“By contrast, our DL [deep learning] architecture decoupled the technical variations and pathology variants, and it solved them independently,” Dr. Keane said. A deep segmentation network created a detailed device-independent tissue-segmentation map, which was analyzed by a deep classification network that provided diagnoses and referral suggestions.
The researchers demonstrated that the AI system’s performance in making referral recommendations reached or exceeded that of experts after training on only 14,884 scans.
“This system could ultimately help clinicians identify and prioritize patients with the most sight-threatening diseases,” said Dr. Keane. “Now that we have shown a proof of concept with the ability to use AI to diagnose retinal disease, we are working to bring this from ‘code to clinic.’”
Predicting the imminent risk of wet AMD in the second eye. Dr. Keane’s AMD patients were the inspiration for another AI study. “Individuals with wet AMD in one eye are understandably terrified that they will be diagnosed with wet AMD in their good eye,” he said.
“From this observation, we got the idea that perhaps we could use AI as an early warning system—a bridge—to protect the good eye. If the patient was at risk for AMD, we could start preventive treatment on time.”
By combining models based on OCT images and corresponding automatic tissue maps, Dr. Keane and his colleagues developed an AI algorithm to predict conversion to wet AMD within a clinically actionable six-month time window.
“We could not achieve predictive sensitivity in all patients, but in a subset of patients, AI could make the prediction with 90% specificity,” he noted.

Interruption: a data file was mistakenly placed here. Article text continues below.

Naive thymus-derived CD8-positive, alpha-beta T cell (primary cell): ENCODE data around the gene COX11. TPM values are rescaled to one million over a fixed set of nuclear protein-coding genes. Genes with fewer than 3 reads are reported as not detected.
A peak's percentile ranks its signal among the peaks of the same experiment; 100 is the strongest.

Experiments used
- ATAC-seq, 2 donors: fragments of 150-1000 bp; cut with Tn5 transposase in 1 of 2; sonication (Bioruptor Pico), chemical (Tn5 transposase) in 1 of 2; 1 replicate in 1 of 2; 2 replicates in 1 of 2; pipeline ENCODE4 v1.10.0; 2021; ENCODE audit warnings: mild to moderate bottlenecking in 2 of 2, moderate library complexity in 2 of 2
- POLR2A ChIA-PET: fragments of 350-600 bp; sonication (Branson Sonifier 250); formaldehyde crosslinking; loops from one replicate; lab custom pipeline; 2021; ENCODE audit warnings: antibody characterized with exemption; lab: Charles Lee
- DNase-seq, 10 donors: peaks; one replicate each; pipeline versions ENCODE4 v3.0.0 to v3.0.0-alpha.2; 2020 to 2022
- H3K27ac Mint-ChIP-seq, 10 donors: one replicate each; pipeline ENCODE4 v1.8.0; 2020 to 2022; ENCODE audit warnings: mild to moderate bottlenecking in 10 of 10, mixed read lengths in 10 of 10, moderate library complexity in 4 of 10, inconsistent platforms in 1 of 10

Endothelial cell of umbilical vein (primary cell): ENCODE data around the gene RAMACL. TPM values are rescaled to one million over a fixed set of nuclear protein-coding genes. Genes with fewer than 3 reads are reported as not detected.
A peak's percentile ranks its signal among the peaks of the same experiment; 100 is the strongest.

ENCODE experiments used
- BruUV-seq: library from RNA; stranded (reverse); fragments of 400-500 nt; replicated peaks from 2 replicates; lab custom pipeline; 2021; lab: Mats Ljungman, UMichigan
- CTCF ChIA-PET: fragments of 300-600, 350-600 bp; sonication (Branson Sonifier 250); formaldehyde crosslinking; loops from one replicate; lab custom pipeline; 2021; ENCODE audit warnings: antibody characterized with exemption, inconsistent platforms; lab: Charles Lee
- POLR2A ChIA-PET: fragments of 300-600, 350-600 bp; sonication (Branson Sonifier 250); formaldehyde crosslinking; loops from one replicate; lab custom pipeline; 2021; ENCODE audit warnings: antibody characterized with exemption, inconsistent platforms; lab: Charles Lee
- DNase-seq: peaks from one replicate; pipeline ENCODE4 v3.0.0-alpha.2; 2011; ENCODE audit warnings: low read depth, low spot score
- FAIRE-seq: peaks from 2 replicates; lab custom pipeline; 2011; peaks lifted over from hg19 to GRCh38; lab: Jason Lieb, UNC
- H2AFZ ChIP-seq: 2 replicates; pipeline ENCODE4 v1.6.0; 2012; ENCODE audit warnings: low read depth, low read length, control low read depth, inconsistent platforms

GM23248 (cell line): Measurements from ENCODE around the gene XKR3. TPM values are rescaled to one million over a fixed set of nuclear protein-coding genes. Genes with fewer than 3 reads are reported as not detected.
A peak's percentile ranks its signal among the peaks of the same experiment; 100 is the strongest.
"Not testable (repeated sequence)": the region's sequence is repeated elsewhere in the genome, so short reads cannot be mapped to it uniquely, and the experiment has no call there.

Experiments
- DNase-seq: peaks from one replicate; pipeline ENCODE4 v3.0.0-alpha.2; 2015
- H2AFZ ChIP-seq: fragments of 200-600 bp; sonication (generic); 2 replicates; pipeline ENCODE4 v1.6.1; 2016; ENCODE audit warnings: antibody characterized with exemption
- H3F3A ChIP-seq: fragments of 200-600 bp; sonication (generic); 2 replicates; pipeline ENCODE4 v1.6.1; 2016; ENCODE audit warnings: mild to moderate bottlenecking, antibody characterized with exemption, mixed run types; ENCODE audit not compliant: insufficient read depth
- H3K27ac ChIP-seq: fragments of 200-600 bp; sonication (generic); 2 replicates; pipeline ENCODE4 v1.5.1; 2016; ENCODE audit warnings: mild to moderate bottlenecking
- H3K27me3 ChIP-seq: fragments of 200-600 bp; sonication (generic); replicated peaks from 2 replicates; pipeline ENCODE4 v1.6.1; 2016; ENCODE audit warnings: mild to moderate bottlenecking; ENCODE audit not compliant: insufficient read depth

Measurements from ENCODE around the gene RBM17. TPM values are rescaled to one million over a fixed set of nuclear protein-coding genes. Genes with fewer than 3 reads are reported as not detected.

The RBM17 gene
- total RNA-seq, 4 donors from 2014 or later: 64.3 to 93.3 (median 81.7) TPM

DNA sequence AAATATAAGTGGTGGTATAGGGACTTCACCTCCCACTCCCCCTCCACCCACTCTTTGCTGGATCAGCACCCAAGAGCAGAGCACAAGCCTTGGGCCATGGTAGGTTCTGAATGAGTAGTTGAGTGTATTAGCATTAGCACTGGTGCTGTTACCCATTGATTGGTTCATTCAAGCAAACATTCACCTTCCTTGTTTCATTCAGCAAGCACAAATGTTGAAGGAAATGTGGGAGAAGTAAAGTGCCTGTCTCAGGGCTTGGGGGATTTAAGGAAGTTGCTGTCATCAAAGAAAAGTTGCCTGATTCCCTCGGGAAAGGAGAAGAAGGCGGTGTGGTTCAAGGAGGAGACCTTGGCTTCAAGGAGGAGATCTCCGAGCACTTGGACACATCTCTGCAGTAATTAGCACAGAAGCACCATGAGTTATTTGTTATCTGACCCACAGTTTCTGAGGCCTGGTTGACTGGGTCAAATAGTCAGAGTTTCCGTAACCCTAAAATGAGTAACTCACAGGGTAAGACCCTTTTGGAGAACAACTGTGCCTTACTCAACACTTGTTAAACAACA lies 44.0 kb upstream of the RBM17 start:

Especially useful for clinical trials. Dr. Keane observed one of the weaknesses of deep learning outside of clinical trials is that it is “a bit brittle”—outside factors can result in unpredictable answers.
“However, we think that using deep learning for risk stratification in clinical trials would be a powerful application for AI since in clinical trials you can control these factors,” he said.
Will the Future Eye Exam Monitor Systemic Health?
Ophthalmology’s use of AI can advance eye care, but could it also be used to monitor a patient’s general health?
The AlzEye study to anticipate dementia. “We believe the eye can be used as a window to the rest of the body, something that my colleague Alastair Denniston has termed ‘oculomics,’” said Dr. Keane.
In 2018, for example, Google team members used deep learning to predict age and gender from retinal photos. Dr. Keane and his colleagues wondered if oculomics could serve as a predictive tool to detect Alzheimer’s disease (AD).